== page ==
Exploring Historic Gardner Village at the 19th Annual Witchfest


Guests to Witchfest can meet and greet with the Gardner Village witches, including Lucinda the Witch, pictured here. (Courtesy of Gardner Village)

By Abigail Bowé, Arts Writer

The recipe for a perfect Halloween calls for fried green tomatoes, a dash of alpaca kisses, a hundred spools of colorful yarn and an ounce or two of laughter to taste. The witches of the historic Gardner Village will vouch for it. Masters of brewing ooky-spooky fun, they fly in every year to Witchfest, one of Utah’s top Halloween celebrations. While this West Jordan shopping center remains popular all year long, Witchfest sparks with an irresistible charm. From Sept. 14 through the end of October, hundreds of costumed visitors from across the Salt Lake Valley came each day of the festival to shop, dine, cackle and play.

Every October, Gardner Village turns into a quaint Halloween town. (Courtesy of Gardner Village)

Witchfest events ranged from magic shows to weekly parades to nighttime parties. One would only need to take a simple stroll through Gardner Village to see it decoratively transformed into a Halloween-lover’s dream. Between dancing to music and diving between shops, visitors inevitably bumped into the stars of the celebration — the witches themselves. These witches put on photo-ops, dinner theatre shows and in-character breakfasts to bring the enchantment of Witchfest to life. Gardner Village’s Lucinda the Witch has attended or performed for Witchfest each year since it first started in 2000.

According to Gardner Village’s blog, Witchfest isn’t only a celebration of Halloween, but “a celebration of womanhood.” It’s “an excuse to trade those high heels for pointed toes” and “a time to drop the laundry basket and pick up a broom (for riding, of course!)” For many, witches represent female empowerment as powerful, magic women who embrace oddity and go against the grain. This is especially true to Lucinda’s personal interpretation of being a witch. “I don’t want people to associate Lucinda with a real person’s name,” she said. “Every woman has an alter ego, and ‘Lucinda’ is definitely an alter ego.” Speaking after witching-hours, she said, “I hope I can give you Lucinda’s perspective when I’m not Lucinda,” and laughed.

When it comes to performing, Lucinda said, “It’s fun, it’s exciting. The costumes are amazing, so they say.” But her favorite part? “Getting to meet the families,” she said. Visitors of Gardner Village flock to Witchfest from all stages of life — gaggles of teenagers, parents holding their children’s hands and young couples out on dates. “It’s intended for the whole family from the youngest child to our oldest witch, who is 382,” said Lucinda. “That’s how old one of our witches says they are!” When asked what Witchfest means to her, Lucinda’s answer was immediate. “Family traditions,” she said. “Because it’s just a ton of family traditions. We have families who have been coming for years and years and years and years, and it’s definitely magical.”

Pumpkins galore! (Courtesy of Gardner Village)

Certainly, Witchfest has a little bit of everything for everyone. “The scavenger hunt is a fun, free game,” said Lucinda. “The witch displays are enchanting for their eyes to behold.” A deceptively tricky challenge to find different displays and themed decorations throughout the nooks and crannies of Gardner Village, the yearly scavenger hunt adds a dash of whimsy to exploring Gardner Village. This year, the finds included a witch in an outhouse, another stranded on a shark-surrounded raft and a third using her “eye-phone.”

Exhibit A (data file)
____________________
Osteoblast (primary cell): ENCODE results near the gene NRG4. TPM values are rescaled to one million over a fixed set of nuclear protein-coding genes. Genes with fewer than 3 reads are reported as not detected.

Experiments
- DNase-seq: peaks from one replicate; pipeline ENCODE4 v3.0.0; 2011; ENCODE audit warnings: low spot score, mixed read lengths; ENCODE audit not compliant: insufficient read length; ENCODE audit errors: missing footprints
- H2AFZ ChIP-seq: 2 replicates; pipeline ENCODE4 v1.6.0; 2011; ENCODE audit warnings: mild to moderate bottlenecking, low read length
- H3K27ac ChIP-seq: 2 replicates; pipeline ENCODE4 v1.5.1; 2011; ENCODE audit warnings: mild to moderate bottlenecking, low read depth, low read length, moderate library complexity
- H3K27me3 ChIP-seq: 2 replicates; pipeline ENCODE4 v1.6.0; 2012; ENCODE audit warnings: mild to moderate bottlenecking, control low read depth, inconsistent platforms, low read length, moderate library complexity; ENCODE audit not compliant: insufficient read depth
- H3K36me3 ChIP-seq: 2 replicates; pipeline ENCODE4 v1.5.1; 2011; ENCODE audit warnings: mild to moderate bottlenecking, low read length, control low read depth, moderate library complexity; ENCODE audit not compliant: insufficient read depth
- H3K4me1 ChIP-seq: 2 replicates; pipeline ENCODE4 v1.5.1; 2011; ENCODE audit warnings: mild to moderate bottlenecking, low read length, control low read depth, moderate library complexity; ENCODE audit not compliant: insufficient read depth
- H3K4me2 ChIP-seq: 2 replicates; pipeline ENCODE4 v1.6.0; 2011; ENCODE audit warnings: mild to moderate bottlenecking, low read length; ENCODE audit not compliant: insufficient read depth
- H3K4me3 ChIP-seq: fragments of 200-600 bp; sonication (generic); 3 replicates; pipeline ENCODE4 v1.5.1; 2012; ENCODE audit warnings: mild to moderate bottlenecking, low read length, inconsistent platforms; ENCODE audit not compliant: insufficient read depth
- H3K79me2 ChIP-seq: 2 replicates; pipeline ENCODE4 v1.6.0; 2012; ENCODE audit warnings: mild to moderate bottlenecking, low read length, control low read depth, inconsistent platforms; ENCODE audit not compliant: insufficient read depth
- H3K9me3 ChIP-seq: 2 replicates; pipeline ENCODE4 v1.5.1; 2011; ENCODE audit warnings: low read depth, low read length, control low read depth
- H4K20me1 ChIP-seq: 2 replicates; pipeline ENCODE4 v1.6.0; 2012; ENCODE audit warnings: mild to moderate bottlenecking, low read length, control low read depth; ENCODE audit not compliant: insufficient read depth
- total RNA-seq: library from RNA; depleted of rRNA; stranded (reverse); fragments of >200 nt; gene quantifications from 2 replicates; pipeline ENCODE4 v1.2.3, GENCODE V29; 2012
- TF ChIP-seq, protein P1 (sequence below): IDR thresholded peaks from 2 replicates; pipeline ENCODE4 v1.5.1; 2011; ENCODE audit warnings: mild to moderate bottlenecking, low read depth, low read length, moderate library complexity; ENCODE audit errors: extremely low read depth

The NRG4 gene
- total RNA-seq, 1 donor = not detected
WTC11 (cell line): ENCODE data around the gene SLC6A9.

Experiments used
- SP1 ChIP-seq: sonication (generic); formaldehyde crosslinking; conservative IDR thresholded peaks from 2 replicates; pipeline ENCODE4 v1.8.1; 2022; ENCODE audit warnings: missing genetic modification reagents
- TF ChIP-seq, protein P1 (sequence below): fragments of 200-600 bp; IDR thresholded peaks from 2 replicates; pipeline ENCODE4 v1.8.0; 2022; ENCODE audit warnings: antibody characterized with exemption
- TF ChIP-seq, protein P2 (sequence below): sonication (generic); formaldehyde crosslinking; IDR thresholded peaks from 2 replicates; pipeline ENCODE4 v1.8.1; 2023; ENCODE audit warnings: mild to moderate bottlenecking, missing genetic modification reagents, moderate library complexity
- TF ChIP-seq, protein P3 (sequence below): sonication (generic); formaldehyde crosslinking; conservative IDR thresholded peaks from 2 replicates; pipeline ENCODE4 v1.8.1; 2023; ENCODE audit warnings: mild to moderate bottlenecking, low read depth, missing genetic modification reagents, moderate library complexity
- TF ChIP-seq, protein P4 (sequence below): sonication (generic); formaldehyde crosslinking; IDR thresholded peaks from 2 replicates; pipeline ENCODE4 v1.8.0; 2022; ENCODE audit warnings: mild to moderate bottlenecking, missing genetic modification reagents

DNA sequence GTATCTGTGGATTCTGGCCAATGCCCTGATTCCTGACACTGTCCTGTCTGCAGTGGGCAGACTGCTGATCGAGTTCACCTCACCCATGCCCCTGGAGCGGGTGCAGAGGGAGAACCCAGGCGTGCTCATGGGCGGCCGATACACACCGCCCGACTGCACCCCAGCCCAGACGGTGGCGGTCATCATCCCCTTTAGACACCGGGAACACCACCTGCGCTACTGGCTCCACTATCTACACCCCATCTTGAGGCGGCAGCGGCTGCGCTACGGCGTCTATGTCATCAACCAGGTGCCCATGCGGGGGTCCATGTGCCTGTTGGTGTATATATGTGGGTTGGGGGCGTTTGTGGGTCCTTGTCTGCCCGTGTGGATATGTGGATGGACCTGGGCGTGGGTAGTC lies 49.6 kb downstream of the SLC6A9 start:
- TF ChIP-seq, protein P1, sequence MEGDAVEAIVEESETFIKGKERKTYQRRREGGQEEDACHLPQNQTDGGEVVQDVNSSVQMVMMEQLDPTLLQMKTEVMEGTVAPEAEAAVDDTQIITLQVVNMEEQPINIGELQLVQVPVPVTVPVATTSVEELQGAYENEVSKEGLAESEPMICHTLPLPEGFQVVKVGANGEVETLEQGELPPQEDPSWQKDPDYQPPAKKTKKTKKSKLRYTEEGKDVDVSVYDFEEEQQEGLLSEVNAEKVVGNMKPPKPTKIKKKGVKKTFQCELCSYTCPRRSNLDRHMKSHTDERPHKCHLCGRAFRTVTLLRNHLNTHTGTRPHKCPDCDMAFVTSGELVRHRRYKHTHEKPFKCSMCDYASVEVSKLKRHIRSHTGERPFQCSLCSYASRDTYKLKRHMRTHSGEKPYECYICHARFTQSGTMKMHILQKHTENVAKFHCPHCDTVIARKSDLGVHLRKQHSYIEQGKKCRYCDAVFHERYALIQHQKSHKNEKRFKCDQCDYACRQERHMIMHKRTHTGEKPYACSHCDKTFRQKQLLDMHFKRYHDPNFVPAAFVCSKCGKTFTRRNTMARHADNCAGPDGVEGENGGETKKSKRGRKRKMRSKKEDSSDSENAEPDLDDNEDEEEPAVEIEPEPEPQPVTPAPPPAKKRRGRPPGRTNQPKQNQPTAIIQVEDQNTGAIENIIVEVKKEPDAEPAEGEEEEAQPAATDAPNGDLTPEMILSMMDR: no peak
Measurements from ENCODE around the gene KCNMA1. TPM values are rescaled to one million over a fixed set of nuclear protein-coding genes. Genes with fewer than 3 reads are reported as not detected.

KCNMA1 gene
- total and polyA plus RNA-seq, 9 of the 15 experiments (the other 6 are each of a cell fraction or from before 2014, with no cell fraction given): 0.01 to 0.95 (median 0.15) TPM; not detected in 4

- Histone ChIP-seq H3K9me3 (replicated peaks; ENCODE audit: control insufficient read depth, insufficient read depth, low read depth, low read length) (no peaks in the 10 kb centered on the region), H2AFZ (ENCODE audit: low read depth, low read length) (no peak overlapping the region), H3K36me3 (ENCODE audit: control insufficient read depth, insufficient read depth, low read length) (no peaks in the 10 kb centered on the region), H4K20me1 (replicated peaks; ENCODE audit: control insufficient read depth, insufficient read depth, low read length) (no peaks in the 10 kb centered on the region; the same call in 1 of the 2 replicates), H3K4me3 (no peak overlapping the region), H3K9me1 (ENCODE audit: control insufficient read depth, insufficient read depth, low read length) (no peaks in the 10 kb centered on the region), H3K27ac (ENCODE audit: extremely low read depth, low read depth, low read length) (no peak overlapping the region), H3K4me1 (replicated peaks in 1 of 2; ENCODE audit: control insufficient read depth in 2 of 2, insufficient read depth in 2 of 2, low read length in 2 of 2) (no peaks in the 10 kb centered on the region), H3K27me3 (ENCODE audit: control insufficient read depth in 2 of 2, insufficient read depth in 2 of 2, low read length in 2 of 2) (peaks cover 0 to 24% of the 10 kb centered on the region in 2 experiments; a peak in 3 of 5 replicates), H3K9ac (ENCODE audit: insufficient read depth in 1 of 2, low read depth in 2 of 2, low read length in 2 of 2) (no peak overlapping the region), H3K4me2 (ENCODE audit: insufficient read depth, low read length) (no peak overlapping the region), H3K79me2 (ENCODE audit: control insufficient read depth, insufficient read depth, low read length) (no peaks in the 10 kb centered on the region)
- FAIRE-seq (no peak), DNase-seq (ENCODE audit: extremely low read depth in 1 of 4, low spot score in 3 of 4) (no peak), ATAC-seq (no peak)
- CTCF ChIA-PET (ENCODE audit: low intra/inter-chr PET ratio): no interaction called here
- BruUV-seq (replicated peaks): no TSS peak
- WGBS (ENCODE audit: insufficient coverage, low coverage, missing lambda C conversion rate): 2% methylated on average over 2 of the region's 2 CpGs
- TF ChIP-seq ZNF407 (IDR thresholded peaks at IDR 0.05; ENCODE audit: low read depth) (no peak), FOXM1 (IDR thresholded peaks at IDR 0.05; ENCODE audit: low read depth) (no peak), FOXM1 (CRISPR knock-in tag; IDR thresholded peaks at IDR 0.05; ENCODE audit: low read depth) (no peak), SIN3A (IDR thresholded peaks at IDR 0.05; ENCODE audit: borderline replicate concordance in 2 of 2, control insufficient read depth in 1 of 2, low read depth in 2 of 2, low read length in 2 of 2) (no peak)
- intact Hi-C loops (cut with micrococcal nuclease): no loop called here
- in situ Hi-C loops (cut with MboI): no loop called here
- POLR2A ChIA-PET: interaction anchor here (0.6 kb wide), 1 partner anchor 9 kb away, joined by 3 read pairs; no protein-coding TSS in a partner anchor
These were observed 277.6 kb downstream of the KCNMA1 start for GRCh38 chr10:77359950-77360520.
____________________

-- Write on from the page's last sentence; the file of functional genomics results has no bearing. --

Gardner Village is a shopping center after all, and Lucinda calls the variety of stores “really fun.”  The shopping center features a variety of small businesses that sell all kinds of items. Willow Hill Yarn Company offers knitting supplies and lessons while Story Book Nook sells children’s books and toys of all kinds. Find knick-knacks such as antique teacups, comics and jewelry at Aunt Elsie’s Trinkets and Treasures, or stop by the Utah Sports Collective to grab new fan gear for game day. The shop I love most at Gardner Village is a candy store, Chocolate Covered Wagon, which makes gourmet truffles, fudge and caramel apples. “My favorite caramel apple is the White Rapids Caramel Apple,” said Lucinda.

A whimsical coven of witches. (Courtesy of Gardner Village)

Aside from sweets, Lucinda recommends two other bites from Gardner Village. “I do love Naborhood Bakery’s Margherita pizza,” she said. “And of course they’ve got delicious pastries.” Naborhood is a small shop similar in feel to Paradise Bakery and Kneaders. “Fried green tomatoes are delicious from Archibald’s Restaurant,” said Lucinda. Archibald’s is a slightly more upscale sit-down restaurant seated in the belly of the flour mill located at the head of Gardner Village.

By way of the Trax Red Line, Gardner Village is located about 40 minutes away from the University of Utah with a stop directly across the street from the shopping center. Aside from Witchfest and year-round dining and shopping, Gardner Village offers several year-long activities including painting nights, escape rooms, a duck pond and an animal rescue petting zoo with sheep, ponies and alpacas. The village will also be decorated again this coming December for the holidays.

As for Lucinda’s ideal day spent at Gardner Village? “I would dig up worms near the pond, eating caramel apples from Chocolate Covered Wagon,” said Lucinda. “And then, of course, flying my broom.”


[email protected]